Tuesday, May 17, 2011


Margaret Bourke White
From alexwaterhousehayward.com

Margaret Bourke-White (June 14, 1904 – August 27, 1971) was an American photographer and documentary photographer. She is best known as the first foreign photographer permitted to take pictures of Soviet Industry, the first female war correspondent (and the first female permitted to work in combat zones) and the first female photographer for Henry Luce's Life magazine, where her photograph appeared on the first cover.

‘Fort Deck Dam in Montana’
First cover of Life magazine
Getty Images / Walter Daran
From womenshistory.about.com

She was born in Bronx, New York, U.S.A. and grew up in Bound Brook, New Jersey. Her father, Joseph White, was an engineer-designer for the printing industry and her mother, Minnie Bourke White, worked in publishing. She was encouraged early by her parents to set high standards for herself. In 1922, she began studying herpetology (the study of reptiles and amphibians) at Columbia University in New York. In 1925, she married Everett Chapman, a graduate student in engineering, but they divorced a year later. Before graduating from Cornell, she made a photographic study of the rural campus for the Cornell Alumni News. Following her graduation, she moved to Cleveland, Ohio to embark on a career in photography.
In 1929, she accepted a job with the new Fortune magazine as an associate editor. She was talented, took risks and was becoming more successful than some of her male colleagues.
(Contributed by Danuta Bois, 1997 at distinguishedwomen.com)
A native of the Bronx, N.Y., Margaret Bourke-White first gained recognition as an industrial photographer based in Cleveland. "I stood on the deck to watch the city come into view," she said of her Lake Erie boat trip to the Ohio city. "As the skyline took form in the morning mist, I felt I was coming to my promised land ... columns of machinery gaining height as we drew toward the pier, derricks swinging like living creatures. Deep inside, I knew these were my subjects."
In 1930, Russia was in the midst of an industrial and cultural revolution. Its doors were all but closed to westerners, especially photographers. Bourke-White was attracted to Russia, but her editors at Fortune doubted that she would gain access. They instead sent her to Germany to photograph the emerging industry there.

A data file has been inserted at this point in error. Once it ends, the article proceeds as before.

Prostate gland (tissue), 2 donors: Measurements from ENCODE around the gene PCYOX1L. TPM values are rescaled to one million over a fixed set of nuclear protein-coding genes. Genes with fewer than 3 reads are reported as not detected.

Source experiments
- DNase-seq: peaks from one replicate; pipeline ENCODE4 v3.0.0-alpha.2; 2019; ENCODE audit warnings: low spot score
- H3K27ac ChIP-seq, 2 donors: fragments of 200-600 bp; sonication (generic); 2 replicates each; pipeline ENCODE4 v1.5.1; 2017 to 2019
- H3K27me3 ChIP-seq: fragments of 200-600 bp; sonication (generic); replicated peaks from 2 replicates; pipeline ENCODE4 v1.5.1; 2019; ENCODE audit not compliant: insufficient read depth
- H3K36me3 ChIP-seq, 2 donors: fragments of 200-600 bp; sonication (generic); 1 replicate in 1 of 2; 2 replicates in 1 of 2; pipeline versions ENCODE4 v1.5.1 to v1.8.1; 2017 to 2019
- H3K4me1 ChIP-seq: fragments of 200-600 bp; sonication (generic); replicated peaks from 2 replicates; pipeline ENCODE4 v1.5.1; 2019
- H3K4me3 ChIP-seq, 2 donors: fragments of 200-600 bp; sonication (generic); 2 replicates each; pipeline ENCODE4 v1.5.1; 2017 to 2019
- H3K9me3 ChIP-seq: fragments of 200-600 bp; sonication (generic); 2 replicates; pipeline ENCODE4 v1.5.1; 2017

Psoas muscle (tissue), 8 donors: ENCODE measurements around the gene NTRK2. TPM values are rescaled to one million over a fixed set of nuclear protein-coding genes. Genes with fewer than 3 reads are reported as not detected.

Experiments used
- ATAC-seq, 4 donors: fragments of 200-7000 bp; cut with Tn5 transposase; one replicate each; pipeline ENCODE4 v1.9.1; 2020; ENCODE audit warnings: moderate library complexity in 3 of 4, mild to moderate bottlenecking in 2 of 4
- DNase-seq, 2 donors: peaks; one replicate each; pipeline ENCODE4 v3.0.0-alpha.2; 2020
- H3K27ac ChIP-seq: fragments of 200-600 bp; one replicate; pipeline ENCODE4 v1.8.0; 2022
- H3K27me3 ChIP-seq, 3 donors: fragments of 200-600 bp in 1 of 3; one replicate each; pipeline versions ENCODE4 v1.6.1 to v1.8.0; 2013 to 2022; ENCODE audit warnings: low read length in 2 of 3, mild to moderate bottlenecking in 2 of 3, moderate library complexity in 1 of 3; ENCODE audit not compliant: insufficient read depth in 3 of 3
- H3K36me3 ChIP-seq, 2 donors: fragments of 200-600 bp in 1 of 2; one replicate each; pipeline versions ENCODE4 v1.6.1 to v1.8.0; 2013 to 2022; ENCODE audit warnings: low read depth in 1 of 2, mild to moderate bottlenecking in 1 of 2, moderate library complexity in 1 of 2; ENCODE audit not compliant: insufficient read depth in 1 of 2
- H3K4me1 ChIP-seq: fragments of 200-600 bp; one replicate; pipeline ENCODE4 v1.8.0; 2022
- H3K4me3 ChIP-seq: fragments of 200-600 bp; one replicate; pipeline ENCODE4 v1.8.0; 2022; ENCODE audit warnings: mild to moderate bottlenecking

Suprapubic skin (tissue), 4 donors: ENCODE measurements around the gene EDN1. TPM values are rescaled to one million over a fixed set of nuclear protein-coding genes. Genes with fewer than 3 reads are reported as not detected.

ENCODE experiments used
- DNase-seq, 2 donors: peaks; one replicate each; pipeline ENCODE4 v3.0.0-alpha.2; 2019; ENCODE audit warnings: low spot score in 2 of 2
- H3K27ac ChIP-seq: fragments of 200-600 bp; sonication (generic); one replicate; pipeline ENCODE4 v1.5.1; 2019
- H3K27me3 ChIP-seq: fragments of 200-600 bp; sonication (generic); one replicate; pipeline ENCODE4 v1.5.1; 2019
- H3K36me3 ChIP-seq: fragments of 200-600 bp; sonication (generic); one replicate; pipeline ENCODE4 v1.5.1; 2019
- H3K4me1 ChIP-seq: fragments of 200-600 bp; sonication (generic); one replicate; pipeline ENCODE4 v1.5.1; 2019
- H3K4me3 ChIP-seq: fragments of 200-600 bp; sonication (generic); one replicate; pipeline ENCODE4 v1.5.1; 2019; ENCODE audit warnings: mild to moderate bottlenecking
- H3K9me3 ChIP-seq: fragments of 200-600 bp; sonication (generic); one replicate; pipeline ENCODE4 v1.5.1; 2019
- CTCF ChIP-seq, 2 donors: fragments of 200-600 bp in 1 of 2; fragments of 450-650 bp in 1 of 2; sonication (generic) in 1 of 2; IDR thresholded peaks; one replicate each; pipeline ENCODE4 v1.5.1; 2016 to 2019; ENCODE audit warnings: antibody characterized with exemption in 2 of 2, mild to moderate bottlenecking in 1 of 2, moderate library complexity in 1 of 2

She decided that she would go on her own, and after six weeks of waiting, her visa had cleared the Soviet bureaucracy. She loaded up her cameras along with trunks of food, and set off on the Trans-Siberian Railway. Russia was full of red tape for Bourke-White. Fortunately for her, an official was so impressed with her portfolio that he granted her a permit requiring all Soviet citizens to aid and assist Bourke-White whenever she needed it. Over the next five weeks, she traveled all over Russia, capturing dams, factories, farms, and their workers. She had taken nearly three thousand negatives of Russia, the first complete documentary of the newly emerging Soviet Russia. In the summer of 1931, she was invited back to Russia by the government. This time through Russia, she concentrated not on machinery, but on people. The New York Times Sunday Magazine published six articles that she had written about the trip, along with her photographs. In the summer of 1932, Bourke-White went back to Russia, this time to film. This trip, however, was mainly a failure, since Bourke- White was not technically adept and hadn't learned the skill of seeing in motion. As a result, her films did not have the same feeling her photographs had. She tried to sell the footage to a Hollywood studio, but they would not buy it because of their fear that it would be seen as propaganda.

Cover of You Have Seen Their Faces
From jamesdjulia.com

Two Women, Lansdale, Arkansas, 1936

Hamilton, Alabama, We manage to get along
BOURKE-WHITE, Margaret, & CALDWELL, Erskine
You have Seen their Faces
'Hamilton, Alabama, We manage to get along'
s.l., Viking Press 1937
From phomul.canalblog.com

Snuff is an almighty help when your teeth ache
BOURKE-WHITE, Margaret, & CALDWELL, Erskine
You have Seen their Faces
s.l., Viking Press, 1937